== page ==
It's not just because the trees are mostly bare, nor is it that the colour is leaching out of the heather and grass. The passing of the Red Deer rut and the spawning of the Salmon signal the last breeding of the year. The time for expending energies is ending. Now comes the time for conserving what reserves you have, living quiet, battening down the hatches.

To this end, there is no birdsong to be heard; the rabbits are done with their chasing and jumping; Roe are becoming increasingly apparent as they spend more time on their feet, feeding; and the Red Deer now favour the lee slopes whenever there is a wind.

That's not to say that anything appears to be struggling just yet. Apart from moles, maybe. (The glaring decrease in molehills around here makes me think they've all drowned.) No, our hinds appear to be in good nick and the farmers are saying likewise of their sheep.

In practical terms what this means is that the deer are very quick to show a clean pair of heels (.... should that be 2 pairs of heels?) should danger threaten. In the last 4 stalking days I've had 8 hinds and each one has been the product of a seperate stalk. And that means each has been extracted individually. And that just makes for hard work.

However, just when I was beginning to despair, events took a turn for the better (for me, anyway). I managed to get 6 beasts today, from just 2 stalks. Furthermore, they were all in an area where they could be easily dragged to the land-rover. Like a trip to the 'flicks', it didn't seem right leaving the larder in daylight. But, somehow, I'll live with it.

Monday, 2 November 2009

It never rains....

Our grouse day last week turned out well. Everything ran like a well-oiled machine and when we finished we got well-oiled also. The bag was 'only' 47 brace, but the shooting was challenging- and that's what (most of ) the guests like. Spare a thought for the 3 stand-in beaters, however. They were all experienced pheasant beaters but had never done grouse before. And they thought their lives had ended. Give them their due, they stuck at it but by sundown they were ready to drop.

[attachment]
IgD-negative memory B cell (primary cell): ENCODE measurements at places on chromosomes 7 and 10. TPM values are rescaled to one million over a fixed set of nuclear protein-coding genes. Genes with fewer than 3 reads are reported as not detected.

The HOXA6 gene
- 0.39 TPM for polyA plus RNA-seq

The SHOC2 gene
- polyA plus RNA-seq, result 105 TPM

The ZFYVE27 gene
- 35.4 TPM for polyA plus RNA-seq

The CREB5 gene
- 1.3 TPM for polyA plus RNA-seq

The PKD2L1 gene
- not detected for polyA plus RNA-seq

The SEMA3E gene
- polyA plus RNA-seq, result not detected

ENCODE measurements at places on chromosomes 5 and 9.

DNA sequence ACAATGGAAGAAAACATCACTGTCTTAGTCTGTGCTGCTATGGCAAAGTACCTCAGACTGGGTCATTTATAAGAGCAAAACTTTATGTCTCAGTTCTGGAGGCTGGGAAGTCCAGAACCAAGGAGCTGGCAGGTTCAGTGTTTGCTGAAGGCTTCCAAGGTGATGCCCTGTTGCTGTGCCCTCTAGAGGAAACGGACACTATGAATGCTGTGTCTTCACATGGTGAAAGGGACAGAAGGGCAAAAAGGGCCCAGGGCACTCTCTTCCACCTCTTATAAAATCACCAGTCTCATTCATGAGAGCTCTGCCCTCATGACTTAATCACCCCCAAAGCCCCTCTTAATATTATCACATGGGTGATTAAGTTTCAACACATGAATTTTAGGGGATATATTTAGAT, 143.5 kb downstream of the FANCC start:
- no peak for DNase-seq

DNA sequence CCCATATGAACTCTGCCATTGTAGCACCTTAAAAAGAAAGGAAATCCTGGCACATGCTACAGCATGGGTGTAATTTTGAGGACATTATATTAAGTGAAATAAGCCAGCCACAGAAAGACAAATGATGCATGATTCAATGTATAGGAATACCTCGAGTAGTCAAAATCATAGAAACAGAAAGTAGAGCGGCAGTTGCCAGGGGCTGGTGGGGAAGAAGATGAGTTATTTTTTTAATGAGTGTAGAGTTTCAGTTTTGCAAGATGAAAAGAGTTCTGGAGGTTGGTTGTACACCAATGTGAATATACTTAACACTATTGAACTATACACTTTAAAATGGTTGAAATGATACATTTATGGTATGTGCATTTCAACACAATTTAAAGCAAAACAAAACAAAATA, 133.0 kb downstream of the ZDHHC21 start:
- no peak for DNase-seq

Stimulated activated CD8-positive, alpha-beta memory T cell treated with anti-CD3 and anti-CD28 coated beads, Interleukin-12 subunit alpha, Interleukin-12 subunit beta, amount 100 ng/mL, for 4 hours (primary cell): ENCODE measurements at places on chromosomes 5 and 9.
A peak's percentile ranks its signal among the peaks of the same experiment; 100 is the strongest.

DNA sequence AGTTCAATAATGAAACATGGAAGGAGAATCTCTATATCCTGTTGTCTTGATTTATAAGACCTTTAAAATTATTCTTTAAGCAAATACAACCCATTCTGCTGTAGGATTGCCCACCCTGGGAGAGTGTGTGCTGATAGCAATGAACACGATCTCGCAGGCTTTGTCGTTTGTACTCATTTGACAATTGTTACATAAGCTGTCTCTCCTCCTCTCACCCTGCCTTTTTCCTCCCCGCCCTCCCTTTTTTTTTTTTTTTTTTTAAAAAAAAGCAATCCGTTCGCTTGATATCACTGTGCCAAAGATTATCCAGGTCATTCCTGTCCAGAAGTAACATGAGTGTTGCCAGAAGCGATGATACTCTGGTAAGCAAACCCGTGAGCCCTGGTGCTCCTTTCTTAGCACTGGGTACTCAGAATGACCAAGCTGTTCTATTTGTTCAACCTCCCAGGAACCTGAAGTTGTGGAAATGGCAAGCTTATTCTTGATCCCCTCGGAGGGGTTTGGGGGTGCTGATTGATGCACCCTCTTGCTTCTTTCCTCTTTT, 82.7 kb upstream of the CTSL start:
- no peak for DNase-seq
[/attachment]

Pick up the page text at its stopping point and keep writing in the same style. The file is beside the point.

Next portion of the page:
But there again, so was I. And I struggled to put in a half day of hind stalking next day before going home and going to my bed. I also took the following day as a 'sickie' as, by now, I was fairly convinced that my post-curling aches and pains and post-shoot hangover was, in fact, the 'flu. Whether it's your Common-or-Garden strain or otherwise, it's been a swine.

It's some consolation that the day I missed was thick mist and driving rain and would have been totally unsuited for stalking. However, that Friday was a (water-) bed of roses compared to Sunday. We got about 3" of rain in 12 hours and a mention on the national news. With an unhealthy mix of stupidity and stoicism, I fulfilled a commitment to curl on Sunday afternoon.

Getting there wasn't bad, but the journey home took twice the time and involved several detours. It also involved many breath-held sorties through headlight-deep floodwater. It was a real releif to eventually get home, I can tell you.

And now? Now I'm starting to feel as inundated and overwhelmed as those roads. Between weather, guests, catching up on essential jobs and the 'flu, I've hardly gotten out of the starting blocks with regard to the hind cull. My ponyman has sprung a surprise weeks holiday on me, the rain has wreaked havoc on our roads and washed away my most important footbridge, I'm desperately needing to catch up on my stoat trapping, fox middens and grouse gritting and I struggled to put one foot in front of the other today. Blimey!!